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Rivers State authorities have forcibly evicted thousands of residents of waterfront communities from their homes in the Diobu area of Port Harcourt, Rivers State, in southern Nigeria. The area is home to an estimated population of 60,000 people. The Governor must halt any plans for further demolitions and urgently provide relief and ensure access to justice and effective remedies for all those already affected.
On 19 January, a Rivers State Government Task Force visited several waterfront communities in Port Harcourt and marked homes for demolition. According to the residents, task force officials told residents to vacate their homes within 7 days, that is by 26 January. On 29 January, the Rivers State Task Force and security agents, including members of the Rivers State Police Command, began demolishing homes belonging to the Elechi Phase 1 waterfront community, some with excessive use of force – beating up residents and leaving many injured. The forced evictions have made thousands of women, men and children homeless, forcing them to live in deplorable conditions without access to water and sanitation among other essential services.
The mass forced evictions in the Diobu axis of Port Harcourt, Rivers State, Nigeria, have left thousands homeless in 10 communities namely: Elechi Phase 1, Urualla, Ojike, Akwuzu, Afikpo, Abba, Akowka, Nanka, Egede and Soku. When the evictions started on 29 January, 2,000 people in Elechi Phase 1 were rendered homeless while their properties and livelihoods were destroyed. By 3 February, the authorities had expanded the demolitions to the other nine waterfront communities. The ten communities are home to an estimated 60,000 people.
The forced evictions have not only violated people’s right to adequate housing, which the Nigerian government as a state party to the International Covenant on Economic, Social and Cultural Rights, has a duty to respect, protect and fulfil, but also negatively impacted other human rights such as their rights to education and health, having left residents in a position of increased vulnerability to Covid-19. Access to adequate housing in times of a global pandemic is critical in protecting people from Covid-19, stopping its spread; and recovering from it. Governments must also ensure that no one is rendered homeless or vulnerable to the violation of other human rights as a consequence of eviction.
Write to the State Governor urging him to:
- immediately halt further demolitions
- provide emergency relief, alternative housing and effective redress (including adequate compensation) for all Port Harcourt residents who have already been forcibly evicted.
Governor Nyesom Wike
Office of the Governor
Salutation: Your Excellency:
His Excellency Adeyinka Olatokunbo Asekun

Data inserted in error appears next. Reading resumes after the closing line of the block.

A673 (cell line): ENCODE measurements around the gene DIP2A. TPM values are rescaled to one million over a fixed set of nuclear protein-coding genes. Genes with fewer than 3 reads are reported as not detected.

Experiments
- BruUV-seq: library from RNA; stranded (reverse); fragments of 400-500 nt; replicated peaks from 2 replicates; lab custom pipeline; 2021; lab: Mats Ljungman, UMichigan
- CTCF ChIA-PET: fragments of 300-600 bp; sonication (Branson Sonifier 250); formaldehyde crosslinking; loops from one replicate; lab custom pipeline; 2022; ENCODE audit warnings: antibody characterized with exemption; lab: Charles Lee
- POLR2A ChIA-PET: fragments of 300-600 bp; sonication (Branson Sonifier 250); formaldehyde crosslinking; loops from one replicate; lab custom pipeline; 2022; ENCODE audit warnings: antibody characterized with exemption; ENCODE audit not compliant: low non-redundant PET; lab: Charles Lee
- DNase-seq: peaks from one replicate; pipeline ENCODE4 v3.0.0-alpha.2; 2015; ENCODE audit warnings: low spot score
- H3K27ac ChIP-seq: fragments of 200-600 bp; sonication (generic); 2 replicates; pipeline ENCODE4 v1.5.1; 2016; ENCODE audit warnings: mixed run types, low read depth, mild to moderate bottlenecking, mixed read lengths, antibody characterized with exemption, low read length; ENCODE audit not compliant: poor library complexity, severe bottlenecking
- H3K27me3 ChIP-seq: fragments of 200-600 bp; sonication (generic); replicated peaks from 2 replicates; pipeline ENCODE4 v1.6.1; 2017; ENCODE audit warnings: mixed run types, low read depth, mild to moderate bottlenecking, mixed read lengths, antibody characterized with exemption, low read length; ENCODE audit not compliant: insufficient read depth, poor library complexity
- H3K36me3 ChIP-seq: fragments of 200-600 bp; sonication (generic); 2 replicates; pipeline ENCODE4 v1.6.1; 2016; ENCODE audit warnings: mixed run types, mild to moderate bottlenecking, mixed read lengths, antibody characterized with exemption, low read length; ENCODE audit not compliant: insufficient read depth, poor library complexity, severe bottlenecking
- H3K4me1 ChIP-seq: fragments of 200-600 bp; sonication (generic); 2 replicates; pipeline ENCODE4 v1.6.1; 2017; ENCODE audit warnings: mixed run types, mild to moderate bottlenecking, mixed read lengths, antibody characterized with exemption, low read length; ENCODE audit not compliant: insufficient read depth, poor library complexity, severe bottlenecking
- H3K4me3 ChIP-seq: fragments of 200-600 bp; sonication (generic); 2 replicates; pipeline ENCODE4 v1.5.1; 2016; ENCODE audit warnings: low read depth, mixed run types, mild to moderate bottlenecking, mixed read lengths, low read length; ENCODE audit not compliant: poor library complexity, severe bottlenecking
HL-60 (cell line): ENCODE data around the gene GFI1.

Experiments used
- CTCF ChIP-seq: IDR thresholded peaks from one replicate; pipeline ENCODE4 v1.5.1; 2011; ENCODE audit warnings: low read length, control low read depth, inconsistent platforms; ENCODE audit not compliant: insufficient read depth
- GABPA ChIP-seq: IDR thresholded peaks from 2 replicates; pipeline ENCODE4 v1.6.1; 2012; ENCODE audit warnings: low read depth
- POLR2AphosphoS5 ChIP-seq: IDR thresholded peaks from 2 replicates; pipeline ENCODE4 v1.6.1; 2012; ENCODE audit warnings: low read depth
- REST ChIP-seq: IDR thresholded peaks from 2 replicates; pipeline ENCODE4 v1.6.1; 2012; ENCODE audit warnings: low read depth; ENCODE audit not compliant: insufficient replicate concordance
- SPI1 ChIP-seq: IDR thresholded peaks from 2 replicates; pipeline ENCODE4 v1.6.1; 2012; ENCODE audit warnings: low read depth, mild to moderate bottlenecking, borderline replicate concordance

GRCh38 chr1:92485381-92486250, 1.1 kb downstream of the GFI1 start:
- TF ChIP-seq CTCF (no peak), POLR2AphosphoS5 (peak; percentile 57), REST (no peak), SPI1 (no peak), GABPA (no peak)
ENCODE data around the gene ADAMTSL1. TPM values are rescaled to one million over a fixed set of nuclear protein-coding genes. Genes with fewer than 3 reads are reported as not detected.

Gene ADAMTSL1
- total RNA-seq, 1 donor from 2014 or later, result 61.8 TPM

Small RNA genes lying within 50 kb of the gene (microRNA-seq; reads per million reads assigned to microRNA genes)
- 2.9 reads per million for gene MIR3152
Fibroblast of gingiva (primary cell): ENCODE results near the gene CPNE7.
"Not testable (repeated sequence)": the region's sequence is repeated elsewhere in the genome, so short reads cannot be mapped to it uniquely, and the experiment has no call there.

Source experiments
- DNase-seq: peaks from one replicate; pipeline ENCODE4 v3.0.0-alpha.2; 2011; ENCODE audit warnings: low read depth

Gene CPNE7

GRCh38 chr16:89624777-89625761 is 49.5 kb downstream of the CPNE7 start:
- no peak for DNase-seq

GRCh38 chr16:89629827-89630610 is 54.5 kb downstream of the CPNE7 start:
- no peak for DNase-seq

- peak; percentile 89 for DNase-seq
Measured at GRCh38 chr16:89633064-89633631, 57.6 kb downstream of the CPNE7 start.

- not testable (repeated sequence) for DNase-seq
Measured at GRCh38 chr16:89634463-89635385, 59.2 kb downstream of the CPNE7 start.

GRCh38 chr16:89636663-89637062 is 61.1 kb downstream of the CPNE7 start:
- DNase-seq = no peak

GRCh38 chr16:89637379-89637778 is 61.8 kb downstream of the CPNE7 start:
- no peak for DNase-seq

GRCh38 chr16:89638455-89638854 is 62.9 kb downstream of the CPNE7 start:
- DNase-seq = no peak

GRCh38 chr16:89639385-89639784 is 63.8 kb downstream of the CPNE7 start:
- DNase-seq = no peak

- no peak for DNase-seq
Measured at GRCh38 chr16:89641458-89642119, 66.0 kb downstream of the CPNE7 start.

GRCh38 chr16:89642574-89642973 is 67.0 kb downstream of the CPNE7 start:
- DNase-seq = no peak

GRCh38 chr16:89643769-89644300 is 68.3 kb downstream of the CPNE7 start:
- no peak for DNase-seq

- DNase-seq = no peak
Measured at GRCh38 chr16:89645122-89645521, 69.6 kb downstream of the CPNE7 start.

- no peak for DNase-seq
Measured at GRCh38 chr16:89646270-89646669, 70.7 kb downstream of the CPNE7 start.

High Commission for the Federal Republic of Nigeria
295 Metcalfe Street
Ottawa, ON K2P 1R9
Fax: 613 236 0529
Port Harcourt is the capital and largest city of Rivers State, Nigeria. It is a metropolitan city with a population of over 3 million people. It lies along the Bonny River. Despite being an oil producing region of Niger Delta, thousands of people in the region live below the poverty line amidst inadequate and affordable housing. The forced evictions in Port Harcourt across waterfront communities has affected the lives and livelihood of its residents. The forced evictions followed an announcement by the Governor of Rivers State, Nyesom Wike, in his 2022 New Year message, that the state government would, from the second week of January, commence the demolition of all shanties and makeshift structures in criminal hotspots in Port Harcourt.
Under international law, evictions may only be carried out as a last resort, once all other feasible alternatives to eviction have been explored and appropriate procedural safeguards have been put in place. Such procedural safeguards include provision of adequate notice, opportunities for genuine consultations and access to legal remedies. Governments must also ensure that no one is rendered homeless or vulnerable to the violation of other human rights as a consequence of eviction. In cases where evictions may be justifiable, it is incumbent upon the relevant authorities to ensure that they are carried out in a manner warranted by law and which is compatible with international human rights laws and standards.
Although the Nigerian Constitution directs the state to ensure that adequate shelter is provided for all citizens, this provision is in the Constitution’s ‘directive principles’ and therefore not enforceable in Nigerian Courts. However, Nigeria is a party to the International Covenant on Economic, Social and Cultural Rights and other international and regional human rights treaties which require states parties to realize the right to adequate housing, and to prevent and refrain from carrying out forced evictions.
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